Concerns over the huge global overhang of crude stocks continued into the third quarter of 2016, as the Brent crude price failed to move above $50 a barrel.

After gaining since the start of the year, the price largely stabilised between $48 and $52 a barrel throughout June, but fell to fresh two-month lows in early July.

Saudi energy minister Khalid al-Falih said the global oil sector needs an oil price of more than $50 a barrel to sustain investments over the long term and find a supply-demand balance.

Although markets were rebalancing due to lower production by higher-cost oil wells in North America, Al-Falih said it would take a long time before the inventories are reduced.

In its July monthly oil market report, the Paris-based International Energy Agency (IEA) warned that the huge supply overhang continued to weigh on prices.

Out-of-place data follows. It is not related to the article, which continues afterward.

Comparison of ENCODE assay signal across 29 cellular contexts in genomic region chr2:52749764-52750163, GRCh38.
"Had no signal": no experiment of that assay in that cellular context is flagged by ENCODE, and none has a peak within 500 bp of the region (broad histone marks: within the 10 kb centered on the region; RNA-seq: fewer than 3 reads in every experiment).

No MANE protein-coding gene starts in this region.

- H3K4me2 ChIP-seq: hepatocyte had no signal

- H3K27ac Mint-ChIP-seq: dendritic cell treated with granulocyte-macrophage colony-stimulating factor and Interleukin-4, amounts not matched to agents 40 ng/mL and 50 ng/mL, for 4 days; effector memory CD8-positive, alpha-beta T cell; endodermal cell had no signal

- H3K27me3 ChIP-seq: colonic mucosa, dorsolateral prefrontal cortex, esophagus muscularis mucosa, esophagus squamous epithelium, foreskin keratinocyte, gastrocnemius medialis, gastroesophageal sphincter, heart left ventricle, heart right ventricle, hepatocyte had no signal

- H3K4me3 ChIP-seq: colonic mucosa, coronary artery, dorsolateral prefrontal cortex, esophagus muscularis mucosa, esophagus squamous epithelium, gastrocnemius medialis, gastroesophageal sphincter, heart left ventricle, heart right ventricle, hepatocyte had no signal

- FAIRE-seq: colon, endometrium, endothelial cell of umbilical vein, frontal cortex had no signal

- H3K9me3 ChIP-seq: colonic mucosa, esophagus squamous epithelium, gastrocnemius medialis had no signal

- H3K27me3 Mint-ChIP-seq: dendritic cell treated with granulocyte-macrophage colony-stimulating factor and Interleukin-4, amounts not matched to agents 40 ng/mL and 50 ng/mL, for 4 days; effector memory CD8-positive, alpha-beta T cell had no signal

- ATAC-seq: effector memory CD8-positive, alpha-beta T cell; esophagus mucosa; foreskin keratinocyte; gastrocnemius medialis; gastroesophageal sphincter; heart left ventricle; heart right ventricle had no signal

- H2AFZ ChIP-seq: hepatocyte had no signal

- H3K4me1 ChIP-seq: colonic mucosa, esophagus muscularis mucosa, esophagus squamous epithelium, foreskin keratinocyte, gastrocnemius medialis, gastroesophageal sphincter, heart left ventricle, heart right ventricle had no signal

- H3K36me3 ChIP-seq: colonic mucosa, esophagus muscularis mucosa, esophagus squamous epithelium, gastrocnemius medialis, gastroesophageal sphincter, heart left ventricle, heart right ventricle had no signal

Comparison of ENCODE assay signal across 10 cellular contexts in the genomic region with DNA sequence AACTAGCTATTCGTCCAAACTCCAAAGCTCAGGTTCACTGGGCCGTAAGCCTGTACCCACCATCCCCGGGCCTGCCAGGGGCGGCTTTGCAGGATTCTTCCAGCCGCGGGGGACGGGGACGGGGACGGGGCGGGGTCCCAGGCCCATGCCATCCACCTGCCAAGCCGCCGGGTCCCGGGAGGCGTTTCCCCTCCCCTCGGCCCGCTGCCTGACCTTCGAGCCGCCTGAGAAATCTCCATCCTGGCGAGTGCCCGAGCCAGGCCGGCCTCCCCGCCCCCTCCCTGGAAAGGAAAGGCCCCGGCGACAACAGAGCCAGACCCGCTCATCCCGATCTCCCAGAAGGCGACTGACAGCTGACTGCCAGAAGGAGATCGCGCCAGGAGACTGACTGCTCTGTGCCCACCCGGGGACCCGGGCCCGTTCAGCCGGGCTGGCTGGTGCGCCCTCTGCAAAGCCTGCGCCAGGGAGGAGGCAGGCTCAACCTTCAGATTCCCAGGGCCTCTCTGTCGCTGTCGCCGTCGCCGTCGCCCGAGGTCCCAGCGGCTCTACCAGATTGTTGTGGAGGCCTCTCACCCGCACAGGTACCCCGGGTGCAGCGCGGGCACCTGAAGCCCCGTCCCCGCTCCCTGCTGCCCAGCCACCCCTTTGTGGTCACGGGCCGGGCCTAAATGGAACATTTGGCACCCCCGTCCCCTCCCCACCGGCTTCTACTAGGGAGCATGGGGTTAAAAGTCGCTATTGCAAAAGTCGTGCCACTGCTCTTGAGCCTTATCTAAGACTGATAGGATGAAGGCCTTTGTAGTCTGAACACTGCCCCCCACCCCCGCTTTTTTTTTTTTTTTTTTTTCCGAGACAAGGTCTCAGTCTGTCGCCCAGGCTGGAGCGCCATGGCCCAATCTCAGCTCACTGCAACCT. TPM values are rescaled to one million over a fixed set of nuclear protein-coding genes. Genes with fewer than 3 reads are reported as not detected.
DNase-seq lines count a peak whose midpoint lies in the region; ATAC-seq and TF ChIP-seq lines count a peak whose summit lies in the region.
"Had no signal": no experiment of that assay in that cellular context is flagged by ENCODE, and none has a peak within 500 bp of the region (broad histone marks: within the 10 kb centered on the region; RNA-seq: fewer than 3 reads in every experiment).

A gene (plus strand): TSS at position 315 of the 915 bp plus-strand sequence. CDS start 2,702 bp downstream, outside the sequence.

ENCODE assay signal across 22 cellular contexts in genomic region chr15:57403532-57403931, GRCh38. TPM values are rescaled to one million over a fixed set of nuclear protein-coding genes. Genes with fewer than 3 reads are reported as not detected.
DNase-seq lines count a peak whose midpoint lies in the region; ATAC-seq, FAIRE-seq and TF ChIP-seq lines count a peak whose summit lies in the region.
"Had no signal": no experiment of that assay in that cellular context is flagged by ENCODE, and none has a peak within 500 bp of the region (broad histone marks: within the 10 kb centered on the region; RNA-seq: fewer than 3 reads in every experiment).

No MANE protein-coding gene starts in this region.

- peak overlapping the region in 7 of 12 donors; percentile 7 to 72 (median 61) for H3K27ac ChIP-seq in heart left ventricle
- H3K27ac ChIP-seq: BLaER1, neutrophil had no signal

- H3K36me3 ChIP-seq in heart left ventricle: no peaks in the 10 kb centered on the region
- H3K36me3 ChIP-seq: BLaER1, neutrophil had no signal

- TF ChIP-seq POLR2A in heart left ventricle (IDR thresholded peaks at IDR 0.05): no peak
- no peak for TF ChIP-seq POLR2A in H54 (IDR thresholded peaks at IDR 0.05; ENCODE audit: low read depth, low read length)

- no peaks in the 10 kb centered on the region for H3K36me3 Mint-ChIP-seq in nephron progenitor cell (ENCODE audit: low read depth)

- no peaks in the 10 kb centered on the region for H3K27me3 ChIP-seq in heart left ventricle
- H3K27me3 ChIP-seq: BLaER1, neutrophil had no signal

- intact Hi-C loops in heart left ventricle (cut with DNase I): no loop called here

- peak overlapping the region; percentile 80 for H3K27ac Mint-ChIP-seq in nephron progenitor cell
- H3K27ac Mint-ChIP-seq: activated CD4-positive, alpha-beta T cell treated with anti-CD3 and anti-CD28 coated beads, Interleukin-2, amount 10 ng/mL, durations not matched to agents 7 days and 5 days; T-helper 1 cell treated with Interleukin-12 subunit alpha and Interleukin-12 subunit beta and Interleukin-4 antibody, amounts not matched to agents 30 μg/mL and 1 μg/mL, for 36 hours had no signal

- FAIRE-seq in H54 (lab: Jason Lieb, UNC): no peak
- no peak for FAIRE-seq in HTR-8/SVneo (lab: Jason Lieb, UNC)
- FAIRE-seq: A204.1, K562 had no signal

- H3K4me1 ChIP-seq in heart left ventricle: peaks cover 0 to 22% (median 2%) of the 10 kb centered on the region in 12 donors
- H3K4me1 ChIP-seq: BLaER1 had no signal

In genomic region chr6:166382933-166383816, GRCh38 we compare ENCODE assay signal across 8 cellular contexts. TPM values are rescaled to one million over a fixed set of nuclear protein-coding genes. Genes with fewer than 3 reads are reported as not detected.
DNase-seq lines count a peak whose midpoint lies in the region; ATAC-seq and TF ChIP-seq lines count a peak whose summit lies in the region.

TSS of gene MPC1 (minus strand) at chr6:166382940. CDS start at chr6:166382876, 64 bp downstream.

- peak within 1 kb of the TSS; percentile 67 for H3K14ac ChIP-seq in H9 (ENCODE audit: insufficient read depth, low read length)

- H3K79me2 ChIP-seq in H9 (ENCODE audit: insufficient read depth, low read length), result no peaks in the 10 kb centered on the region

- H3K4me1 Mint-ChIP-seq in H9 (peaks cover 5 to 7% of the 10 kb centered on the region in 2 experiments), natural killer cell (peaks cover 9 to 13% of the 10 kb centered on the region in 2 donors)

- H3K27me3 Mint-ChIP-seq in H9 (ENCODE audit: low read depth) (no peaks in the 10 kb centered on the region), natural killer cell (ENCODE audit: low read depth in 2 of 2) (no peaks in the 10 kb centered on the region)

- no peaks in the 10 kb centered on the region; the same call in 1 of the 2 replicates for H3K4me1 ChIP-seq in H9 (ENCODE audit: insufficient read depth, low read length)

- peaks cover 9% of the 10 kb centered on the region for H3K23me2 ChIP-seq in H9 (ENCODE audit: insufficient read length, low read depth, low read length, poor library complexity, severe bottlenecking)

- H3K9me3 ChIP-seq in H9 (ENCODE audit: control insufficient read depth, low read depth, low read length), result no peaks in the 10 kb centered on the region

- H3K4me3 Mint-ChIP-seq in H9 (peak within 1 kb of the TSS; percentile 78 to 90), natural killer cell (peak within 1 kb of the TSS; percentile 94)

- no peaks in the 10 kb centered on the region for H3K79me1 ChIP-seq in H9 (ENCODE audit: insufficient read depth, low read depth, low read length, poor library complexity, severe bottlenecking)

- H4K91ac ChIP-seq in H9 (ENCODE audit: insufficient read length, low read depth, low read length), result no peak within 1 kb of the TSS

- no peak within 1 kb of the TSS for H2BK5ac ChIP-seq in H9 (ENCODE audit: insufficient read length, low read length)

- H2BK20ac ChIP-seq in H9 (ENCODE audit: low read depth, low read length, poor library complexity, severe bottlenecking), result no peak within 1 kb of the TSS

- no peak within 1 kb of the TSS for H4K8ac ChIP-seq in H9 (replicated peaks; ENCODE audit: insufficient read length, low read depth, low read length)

The IEA noted that non-Opec production is expected to fall by 900,000 barrels a day (b/d) in 2016, but the Middle East’s output rose last month to a record 3.1 million b/d.

US production is forecast to decline further next year, but the rate of decline is expected to ease and could bounce back quickly if prices show further signs of recovery. Indications that the US shale oil industry is adapting to lower prices could add further downward pressure on sustaining a $50-a-barrel threshold.